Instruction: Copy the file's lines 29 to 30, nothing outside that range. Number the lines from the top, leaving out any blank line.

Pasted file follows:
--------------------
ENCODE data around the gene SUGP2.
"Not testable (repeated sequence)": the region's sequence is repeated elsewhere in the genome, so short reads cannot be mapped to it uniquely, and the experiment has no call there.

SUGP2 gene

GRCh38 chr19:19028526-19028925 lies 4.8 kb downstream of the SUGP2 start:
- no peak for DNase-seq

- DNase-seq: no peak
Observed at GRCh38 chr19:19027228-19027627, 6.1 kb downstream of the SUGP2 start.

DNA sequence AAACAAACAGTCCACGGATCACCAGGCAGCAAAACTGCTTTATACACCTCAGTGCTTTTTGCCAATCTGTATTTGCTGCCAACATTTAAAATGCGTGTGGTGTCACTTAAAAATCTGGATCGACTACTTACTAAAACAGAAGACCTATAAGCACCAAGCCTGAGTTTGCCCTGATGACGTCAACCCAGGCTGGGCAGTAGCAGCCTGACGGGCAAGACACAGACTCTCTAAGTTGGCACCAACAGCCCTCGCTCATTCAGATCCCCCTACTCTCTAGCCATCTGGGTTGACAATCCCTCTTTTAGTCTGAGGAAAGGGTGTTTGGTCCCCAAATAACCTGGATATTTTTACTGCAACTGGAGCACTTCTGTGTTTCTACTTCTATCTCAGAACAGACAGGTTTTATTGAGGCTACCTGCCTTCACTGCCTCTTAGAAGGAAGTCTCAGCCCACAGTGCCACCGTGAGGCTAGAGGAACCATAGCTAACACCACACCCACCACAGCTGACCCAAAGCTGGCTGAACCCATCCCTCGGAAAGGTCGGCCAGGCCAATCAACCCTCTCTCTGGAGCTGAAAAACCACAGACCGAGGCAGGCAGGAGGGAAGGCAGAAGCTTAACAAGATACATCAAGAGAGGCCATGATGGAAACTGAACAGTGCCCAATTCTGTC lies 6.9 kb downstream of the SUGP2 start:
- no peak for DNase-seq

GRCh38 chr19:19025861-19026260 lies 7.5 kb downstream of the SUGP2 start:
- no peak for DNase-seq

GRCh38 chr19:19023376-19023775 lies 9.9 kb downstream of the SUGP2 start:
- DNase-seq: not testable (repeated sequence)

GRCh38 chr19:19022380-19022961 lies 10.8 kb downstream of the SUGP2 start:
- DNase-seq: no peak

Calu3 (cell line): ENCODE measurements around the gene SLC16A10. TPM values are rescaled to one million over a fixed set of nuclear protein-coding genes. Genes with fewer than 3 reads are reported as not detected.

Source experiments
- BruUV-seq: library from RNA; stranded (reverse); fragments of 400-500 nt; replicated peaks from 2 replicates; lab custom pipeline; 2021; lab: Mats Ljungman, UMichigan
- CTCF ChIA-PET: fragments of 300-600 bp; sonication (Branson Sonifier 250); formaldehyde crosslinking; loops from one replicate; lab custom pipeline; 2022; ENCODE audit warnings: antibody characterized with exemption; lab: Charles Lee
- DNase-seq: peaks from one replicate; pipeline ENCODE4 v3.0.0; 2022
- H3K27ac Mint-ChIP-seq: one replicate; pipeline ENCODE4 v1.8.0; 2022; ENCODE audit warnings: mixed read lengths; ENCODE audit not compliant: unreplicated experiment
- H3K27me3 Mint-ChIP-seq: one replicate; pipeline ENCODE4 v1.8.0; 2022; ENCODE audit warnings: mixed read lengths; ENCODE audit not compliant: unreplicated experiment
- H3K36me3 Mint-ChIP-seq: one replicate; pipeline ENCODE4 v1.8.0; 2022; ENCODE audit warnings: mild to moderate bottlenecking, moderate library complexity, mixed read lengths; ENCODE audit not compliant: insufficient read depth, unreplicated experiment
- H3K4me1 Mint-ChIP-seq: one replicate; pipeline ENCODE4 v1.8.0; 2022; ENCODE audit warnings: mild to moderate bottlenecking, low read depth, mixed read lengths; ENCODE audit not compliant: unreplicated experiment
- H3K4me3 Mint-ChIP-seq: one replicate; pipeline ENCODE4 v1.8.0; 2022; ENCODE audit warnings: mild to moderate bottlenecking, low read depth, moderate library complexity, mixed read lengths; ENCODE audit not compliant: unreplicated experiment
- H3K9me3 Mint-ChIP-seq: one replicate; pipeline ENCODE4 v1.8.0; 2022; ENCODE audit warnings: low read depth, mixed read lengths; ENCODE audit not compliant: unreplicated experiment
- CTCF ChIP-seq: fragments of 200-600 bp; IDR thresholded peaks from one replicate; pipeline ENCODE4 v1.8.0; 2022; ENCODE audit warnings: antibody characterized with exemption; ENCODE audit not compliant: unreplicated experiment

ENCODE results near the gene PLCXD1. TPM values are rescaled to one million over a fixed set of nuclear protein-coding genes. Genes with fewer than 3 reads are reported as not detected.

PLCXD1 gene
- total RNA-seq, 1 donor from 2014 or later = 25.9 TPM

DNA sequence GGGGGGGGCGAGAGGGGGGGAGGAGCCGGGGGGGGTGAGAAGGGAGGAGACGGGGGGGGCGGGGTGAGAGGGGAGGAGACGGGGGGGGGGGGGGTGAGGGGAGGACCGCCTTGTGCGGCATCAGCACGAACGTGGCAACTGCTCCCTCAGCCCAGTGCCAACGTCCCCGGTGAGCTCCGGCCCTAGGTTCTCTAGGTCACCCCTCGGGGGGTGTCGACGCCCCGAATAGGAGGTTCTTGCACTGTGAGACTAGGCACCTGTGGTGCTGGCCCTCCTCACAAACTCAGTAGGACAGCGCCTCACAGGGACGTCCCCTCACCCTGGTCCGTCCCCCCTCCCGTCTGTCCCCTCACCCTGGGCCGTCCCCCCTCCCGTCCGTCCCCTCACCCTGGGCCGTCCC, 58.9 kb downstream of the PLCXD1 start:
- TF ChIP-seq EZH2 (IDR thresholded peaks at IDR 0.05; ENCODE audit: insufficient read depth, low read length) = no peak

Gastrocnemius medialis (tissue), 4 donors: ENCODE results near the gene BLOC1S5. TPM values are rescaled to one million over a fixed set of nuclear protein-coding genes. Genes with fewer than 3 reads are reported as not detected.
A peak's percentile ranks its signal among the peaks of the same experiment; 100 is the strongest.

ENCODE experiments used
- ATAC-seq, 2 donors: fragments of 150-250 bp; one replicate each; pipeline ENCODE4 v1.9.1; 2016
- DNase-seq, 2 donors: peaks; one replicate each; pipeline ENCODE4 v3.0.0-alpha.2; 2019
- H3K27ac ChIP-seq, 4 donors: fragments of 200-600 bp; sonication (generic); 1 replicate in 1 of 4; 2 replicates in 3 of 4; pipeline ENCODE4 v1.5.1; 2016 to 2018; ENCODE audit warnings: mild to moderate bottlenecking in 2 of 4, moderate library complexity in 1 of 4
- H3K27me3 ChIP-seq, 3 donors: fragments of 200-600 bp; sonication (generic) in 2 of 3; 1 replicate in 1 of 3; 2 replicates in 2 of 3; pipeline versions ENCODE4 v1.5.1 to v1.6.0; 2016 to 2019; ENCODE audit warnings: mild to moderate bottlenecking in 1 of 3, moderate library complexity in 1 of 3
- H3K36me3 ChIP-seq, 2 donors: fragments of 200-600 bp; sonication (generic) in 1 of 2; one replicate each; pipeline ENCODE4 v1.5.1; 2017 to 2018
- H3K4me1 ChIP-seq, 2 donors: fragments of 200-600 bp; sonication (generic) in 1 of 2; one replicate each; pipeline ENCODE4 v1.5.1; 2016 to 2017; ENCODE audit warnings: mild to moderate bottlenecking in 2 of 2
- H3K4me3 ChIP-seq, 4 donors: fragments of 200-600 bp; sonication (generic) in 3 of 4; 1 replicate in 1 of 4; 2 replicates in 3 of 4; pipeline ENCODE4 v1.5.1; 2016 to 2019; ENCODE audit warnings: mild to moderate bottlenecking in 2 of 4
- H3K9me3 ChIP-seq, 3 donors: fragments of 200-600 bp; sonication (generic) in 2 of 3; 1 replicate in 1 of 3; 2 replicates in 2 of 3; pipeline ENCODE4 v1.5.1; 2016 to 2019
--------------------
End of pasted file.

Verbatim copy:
PLCXD1 gene
- total RNA-seq, 1 donor from 2014 or later = 25.9 TPM